- ARTICLE 67:

39. Considering that Article 67 concerns the creation of a national register of consumer loans to natural persons not acting in the course of business entitled the "national register of consumer loans"; that in particular, paragraph III of Article 67 introduces a new section into the Consumer Code including Articles L. 333-6 to L. 333-21, which is dedicated to this processing of personal data; that paragraphs I, II and IV to X of the same Article arrange for various necessary forms of coordination;

40. Considering that Article L. 333-6 establishes the national register of consumer loans to national persons; that Article L. 333-7 provides that this register "shall have the goal of preventing situations of excessive debt for natural persons not acting in the course of business"; that Articles L. 333-8 to L. 333-13 concern the information which must be included in this register and the terms governing its consultation and retention; that Article L. 333-14 lays down the obligations of professional secrecy applicable to the persons and institutions participating in the management of the register; that Articles L. 333-15 to L. 333-18 concern the penalties incurred if the obligations thereby established are not complied with; that articles L. 333-19 and L. 333-20 concern the procedures regulating consultation of the register by financial establishments and bodies; that Article L. 333-21 specifies the scope of the provisions of Articles L. 333-6 to L. 333 20;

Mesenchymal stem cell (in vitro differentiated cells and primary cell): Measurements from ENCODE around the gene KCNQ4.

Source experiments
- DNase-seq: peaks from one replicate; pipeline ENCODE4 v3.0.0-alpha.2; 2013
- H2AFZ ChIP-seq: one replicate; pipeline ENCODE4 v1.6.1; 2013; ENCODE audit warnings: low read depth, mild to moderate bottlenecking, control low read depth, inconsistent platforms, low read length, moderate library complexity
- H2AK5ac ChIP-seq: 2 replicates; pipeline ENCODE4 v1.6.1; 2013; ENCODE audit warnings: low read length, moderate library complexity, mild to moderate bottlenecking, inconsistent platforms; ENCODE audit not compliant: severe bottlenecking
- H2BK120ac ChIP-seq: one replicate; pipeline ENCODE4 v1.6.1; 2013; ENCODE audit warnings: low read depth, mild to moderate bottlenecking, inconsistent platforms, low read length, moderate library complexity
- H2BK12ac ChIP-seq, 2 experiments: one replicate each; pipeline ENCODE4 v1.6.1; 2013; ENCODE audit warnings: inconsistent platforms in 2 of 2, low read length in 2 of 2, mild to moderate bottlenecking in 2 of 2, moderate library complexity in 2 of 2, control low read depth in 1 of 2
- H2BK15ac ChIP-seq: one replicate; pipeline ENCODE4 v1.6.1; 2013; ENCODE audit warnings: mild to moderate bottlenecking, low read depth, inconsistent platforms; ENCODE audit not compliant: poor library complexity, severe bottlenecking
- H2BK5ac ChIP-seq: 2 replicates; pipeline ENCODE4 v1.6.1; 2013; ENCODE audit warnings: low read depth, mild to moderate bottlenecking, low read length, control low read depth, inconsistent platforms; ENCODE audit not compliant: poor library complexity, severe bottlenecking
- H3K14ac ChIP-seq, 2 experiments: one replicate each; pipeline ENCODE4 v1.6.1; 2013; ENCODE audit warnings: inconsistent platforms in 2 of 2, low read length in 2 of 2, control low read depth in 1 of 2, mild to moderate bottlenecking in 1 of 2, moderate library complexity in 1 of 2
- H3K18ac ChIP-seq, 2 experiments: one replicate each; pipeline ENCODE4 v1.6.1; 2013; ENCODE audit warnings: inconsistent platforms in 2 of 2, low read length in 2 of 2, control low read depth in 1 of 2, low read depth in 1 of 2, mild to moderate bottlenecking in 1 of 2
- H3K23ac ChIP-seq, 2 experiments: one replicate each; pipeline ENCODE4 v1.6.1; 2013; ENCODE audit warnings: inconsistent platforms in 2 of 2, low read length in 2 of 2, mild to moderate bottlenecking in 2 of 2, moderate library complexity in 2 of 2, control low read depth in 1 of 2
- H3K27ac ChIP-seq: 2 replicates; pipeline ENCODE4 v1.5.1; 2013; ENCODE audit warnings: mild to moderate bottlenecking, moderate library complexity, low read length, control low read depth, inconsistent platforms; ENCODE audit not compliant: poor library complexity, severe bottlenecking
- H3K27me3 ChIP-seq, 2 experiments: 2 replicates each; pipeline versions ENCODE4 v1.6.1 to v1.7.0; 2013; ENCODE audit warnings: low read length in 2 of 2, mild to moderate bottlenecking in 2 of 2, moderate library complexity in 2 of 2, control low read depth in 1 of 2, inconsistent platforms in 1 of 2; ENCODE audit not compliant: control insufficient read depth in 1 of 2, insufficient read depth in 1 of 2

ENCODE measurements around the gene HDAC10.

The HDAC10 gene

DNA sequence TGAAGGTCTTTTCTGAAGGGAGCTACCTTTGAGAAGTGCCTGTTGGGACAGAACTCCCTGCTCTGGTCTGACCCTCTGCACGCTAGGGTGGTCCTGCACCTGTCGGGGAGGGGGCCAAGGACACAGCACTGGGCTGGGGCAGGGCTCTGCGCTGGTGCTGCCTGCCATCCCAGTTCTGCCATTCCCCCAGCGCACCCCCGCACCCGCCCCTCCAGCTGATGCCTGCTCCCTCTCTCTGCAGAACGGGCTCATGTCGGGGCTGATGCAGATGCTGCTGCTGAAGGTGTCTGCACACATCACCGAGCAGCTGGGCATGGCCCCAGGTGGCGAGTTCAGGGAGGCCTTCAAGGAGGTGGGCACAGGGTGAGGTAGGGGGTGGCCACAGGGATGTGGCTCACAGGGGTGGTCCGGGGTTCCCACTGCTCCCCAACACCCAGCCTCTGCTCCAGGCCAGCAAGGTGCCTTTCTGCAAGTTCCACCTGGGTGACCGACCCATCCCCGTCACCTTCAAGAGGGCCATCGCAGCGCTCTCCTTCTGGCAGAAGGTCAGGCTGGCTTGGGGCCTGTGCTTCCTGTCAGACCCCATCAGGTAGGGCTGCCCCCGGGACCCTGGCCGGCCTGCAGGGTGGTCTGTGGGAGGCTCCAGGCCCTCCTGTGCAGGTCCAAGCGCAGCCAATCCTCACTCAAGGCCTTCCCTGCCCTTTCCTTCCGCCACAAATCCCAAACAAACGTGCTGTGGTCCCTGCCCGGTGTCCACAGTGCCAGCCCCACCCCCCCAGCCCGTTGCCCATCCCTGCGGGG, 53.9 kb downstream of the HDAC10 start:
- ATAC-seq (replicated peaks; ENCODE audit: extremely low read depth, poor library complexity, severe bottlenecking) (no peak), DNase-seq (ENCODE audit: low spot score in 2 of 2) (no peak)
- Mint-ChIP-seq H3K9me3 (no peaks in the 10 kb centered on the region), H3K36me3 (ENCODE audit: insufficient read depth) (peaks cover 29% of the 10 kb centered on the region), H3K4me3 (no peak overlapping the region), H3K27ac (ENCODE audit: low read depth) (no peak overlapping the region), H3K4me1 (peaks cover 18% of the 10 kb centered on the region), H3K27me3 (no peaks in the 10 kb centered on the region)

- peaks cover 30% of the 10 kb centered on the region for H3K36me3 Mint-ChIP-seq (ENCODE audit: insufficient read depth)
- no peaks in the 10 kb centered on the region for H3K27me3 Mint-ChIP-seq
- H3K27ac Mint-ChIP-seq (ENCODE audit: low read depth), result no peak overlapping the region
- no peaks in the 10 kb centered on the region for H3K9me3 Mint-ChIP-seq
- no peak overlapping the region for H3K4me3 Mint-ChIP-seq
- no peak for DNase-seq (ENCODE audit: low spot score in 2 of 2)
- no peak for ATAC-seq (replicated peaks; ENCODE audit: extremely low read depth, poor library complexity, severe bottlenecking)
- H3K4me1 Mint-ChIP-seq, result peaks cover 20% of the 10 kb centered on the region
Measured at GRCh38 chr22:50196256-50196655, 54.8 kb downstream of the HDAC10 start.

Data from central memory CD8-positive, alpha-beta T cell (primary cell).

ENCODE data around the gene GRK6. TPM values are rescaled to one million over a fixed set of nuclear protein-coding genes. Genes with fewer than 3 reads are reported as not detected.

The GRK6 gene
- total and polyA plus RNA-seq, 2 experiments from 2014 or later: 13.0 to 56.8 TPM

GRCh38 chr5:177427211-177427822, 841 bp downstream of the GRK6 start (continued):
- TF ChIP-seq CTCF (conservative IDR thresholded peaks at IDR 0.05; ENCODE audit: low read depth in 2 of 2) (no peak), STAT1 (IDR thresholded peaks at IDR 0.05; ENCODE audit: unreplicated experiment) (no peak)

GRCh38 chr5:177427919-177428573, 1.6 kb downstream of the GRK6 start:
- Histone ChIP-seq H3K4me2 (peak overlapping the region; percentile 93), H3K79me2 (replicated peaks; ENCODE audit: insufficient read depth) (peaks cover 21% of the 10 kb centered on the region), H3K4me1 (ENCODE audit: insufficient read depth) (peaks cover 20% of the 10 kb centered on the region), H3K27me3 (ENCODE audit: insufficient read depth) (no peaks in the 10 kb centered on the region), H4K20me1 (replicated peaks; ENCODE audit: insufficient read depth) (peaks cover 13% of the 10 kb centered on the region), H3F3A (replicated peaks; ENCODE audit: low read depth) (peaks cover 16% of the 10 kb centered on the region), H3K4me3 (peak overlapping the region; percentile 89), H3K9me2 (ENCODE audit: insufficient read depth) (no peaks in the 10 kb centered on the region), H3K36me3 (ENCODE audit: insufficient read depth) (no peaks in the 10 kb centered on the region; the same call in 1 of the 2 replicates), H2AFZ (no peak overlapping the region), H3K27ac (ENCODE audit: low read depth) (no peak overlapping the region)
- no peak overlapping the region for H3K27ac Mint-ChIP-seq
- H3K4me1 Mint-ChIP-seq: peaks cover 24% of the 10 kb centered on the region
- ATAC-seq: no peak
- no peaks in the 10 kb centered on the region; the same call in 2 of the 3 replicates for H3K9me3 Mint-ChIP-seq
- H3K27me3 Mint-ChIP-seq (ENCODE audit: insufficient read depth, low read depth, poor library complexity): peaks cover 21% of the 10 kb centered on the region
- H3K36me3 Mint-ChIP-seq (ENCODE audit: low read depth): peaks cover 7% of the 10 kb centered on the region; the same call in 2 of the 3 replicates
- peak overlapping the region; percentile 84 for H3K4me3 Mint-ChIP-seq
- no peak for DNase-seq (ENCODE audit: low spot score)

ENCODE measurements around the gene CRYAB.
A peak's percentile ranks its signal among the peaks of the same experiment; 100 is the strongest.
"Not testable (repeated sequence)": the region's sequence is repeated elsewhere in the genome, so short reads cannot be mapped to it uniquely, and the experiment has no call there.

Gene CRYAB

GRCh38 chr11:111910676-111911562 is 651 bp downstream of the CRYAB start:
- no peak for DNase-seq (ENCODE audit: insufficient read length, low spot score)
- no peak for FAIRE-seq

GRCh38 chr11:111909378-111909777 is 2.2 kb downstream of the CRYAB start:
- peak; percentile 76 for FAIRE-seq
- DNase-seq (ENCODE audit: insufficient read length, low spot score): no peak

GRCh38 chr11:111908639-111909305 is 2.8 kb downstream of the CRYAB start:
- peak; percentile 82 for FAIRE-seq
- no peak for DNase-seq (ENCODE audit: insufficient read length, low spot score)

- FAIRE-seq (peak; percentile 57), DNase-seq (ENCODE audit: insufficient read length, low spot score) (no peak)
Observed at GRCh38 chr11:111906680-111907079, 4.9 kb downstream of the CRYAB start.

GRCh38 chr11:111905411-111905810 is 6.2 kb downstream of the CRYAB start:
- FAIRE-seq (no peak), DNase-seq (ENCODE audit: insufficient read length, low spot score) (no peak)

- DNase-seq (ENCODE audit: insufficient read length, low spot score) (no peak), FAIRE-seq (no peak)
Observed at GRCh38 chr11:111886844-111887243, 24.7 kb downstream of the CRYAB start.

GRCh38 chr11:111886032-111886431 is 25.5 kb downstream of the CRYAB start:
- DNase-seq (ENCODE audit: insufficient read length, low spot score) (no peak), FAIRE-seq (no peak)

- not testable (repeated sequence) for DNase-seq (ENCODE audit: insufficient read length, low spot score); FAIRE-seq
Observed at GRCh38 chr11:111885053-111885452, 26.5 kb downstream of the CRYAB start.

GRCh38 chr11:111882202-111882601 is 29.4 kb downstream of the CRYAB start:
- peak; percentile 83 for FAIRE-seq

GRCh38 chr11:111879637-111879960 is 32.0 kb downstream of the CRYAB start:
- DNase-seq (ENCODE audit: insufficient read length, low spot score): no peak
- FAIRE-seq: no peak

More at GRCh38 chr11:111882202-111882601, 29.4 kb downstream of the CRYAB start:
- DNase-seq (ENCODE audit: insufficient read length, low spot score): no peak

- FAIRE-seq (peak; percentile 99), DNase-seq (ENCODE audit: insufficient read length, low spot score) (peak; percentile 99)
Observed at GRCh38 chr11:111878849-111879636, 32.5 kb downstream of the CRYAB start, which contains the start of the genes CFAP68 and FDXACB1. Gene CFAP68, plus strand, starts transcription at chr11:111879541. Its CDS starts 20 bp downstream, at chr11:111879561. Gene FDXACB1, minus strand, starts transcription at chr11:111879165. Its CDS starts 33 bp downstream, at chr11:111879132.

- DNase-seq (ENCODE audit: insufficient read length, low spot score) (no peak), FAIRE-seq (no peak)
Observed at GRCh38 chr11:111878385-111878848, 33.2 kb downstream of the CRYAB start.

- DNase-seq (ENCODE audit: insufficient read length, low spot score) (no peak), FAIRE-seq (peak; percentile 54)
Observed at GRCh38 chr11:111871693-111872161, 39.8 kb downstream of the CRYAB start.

41. Considering that the applicants argue that, owing to the scope of the register, the sensitive nature of the information contained and the procedures regulating its consultation, the creation of a national register of consumer loans disproportionately constitutes a privacy breach, which is not justified by the objective pursued by Parliament; that accordingly, the provisions of Article 67 are unconstitutional; that, according to the applicant Members of Parliament, the same applies to Articles 68 to 72, which are indissociable from the former;

42. Considering that the applicant Members of Parliament also argue that, whereas the initial draft bill did not contain any provision on the fight against excessive debt, the introduction of such a reform to the law to fight excessive debt without an impact study violates the requirements laid down by Article 39 of the Constitution on the presentation of an impact study as well as the principles of clarity and sincerity within parliamentary debate;

The procedure for adopting Article 67: